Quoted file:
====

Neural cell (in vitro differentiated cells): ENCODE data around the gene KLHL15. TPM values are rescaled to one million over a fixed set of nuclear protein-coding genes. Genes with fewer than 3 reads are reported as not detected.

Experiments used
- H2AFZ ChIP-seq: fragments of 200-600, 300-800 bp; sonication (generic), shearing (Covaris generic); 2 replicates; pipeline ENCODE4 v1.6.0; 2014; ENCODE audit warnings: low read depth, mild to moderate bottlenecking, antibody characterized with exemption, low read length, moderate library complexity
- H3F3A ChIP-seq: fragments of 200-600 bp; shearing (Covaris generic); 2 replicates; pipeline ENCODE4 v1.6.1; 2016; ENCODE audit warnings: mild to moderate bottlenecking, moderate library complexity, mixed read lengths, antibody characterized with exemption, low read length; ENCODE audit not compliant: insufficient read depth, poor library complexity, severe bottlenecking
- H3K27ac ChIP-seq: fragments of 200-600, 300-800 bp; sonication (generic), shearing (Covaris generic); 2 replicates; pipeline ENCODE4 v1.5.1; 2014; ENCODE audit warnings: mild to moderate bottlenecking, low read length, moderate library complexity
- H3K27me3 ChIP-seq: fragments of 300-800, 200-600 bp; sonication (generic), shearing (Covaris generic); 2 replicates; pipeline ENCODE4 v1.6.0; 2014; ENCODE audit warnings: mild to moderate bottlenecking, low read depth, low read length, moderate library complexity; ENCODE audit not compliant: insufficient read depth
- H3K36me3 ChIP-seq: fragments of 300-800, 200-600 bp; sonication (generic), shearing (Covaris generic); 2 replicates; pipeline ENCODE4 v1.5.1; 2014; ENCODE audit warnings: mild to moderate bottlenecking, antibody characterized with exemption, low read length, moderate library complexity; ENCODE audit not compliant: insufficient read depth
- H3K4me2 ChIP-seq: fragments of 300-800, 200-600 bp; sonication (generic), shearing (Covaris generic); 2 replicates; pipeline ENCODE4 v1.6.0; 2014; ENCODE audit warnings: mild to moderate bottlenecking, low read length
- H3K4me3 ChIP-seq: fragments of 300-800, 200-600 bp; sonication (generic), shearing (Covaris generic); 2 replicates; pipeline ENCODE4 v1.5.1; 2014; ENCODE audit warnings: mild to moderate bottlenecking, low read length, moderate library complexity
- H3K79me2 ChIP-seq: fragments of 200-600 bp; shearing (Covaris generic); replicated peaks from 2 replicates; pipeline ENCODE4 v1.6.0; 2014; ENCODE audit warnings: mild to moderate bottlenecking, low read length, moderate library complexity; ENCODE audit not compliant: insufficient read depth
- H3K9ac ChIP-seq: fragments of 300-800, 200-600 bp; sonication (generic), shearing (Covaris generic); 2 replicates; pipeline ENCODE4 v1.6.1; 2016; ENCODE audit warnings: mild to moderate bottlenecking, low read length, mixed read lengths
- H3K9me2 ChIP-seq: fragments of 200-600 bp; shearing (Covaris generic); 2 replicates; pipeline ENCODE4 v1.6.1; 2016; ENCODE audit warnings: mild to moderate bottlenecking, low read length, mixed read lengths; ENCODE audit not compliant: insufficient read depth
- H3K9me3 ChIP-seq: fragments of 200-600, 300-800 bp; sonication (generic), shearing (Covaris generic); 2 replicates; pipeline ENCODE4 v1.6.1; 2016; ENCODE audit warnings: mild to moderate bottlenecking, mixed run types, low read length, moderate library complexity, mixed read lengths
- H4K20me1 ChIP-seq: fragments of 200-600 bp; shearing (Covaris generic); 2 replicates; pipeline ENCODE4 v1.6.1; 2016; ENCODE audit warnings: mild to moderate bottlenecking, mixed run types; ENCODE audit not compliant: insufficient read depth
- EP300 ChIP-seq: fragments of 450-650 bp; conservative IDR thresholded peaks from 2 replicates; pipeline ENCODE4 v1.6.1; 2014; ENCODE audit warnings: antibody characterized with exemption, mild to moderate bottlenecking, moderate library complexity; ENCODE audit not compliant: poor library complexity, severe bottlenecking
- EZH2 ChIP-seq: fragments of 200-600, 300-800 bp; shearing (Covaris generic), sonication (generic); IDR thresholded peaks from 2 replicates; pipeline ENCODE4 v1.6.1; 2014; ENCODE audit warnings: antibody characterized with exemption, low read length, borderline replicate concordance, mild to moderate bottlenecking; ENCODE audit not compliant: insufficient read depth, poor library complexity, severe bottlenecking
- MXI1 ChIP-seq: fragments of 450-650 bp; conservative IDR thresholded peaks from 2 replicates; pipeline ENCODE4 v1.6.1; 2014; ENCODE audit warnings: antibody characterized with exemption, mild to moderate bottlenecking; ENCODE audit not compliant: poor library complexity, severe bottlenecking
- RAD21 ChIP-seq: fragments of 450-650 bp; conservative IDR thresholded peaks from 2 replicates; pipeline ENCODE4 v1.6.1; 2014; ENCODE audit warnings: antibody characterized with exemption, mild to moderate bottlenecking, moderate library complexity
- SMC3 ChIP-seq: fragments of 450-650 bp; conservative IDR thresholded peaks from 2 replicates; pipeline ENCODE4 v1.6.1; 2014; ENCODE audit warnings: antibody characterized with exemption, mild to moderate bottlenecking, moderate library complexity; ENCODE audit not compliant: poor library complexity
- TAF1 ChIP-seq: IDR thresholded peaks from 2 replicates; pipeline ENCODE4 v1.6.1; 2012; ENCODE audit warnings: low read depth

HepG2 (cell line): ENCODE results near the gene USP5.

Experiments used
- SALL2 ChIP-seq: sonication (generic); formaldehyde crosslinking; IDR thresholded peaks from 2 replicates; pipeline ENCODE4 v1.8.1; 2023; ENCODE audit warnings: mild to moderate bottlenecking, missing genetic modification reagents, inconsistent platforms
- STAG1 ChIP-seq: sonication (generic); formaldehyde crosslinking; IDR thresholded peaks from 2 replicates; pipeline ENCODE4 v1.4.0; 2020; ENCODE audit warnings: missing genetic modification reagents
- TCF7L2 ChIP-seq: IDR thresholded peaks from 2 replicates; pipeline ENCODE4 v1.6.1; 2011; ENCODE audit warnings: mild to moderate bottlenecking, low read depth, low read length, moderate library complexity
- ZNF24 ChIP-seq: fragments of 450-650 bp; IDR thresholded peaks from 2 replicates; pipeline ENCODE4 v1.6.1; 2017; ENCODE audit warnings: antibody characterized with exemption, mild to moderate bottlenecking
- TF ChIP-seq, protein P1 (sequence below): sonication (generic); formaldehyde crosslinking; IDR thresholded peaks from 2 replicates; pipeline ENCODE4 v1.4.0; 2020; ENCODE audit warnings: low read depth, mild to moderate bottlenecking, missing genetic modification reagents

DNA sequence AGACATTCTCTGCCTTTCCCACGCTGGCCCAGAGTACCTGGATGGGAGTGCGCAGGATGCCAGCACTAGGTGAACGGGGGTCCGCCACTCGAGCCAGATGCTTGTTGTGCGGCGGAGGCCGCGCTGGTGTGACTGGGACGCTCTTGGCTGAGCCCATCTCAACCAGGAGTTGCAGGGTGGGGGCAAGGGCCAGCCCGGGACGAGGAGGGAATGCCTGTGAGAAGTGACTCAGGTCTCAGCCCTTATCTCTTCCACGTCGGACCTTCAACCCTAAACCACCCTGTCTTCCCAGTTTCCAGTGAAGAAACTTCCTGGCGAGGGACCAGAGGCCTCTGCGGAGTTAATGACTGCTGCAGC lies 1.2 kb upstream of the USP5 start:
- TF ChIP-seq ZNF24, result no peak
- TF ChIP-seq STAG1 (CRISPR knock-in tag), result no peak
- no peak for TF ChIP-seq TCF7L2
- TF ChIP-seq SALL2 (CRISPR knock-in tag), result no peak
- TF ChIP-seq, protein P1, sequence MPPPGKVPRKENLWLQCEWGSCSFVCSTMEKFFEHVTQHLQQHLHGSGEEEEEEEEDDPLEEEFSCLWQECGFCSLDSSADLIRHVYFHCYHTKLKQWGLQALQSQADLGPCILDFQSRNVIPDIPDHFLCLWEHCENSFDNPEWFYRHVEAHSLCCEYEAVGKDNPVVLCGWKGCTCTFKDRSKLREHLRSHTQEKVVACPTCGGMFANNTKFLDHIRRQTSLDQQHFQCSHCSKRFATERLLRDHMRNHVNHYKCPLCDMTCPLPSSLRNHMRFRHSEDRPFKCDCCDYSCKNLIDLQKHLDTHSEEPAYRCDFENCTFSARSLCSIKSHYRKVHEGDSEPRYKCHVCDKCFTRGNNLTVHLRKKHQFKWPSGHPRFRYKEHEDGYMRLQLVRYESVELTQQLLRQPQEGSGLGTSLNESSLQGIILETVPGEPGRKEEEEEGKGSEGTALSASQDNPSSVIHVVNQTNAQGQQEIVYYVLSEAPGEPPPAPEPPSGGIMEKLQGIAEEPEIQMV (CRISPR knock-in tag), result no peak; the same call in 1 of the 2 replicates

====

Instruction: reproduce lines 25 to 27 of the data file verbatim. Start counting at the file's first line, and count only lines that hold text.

- TCF7L2 ChIP-seq: IDR thresholded peaks from 2 replicates; pipeline ENCODE4 v1.6.1; 2011; ENCODE audit warnings: mild to moderate bottlenecking, low read depth, low read length, moderate library complexity
- ZNF24 ChIP-seq: fragments of 450-650 bp; IDR thresholded peaks from 2 replicates; pipeline ENCODE4 v1.6.1; 2017; ENCODE audit warnings: antibody characterized with exemption, mild to moderate bottlenecking
- TF ChIP-seq, protein P1 (sequence below): sonication (generic); formaldehyde crosslinking; IDR thresholded peaks from 2 replicates; pipeline ENCODE4 v1.4.0; 2020; ENCODE audit warnings: low read depth, mild to moderate bottlenecking, missing genetic modification reagents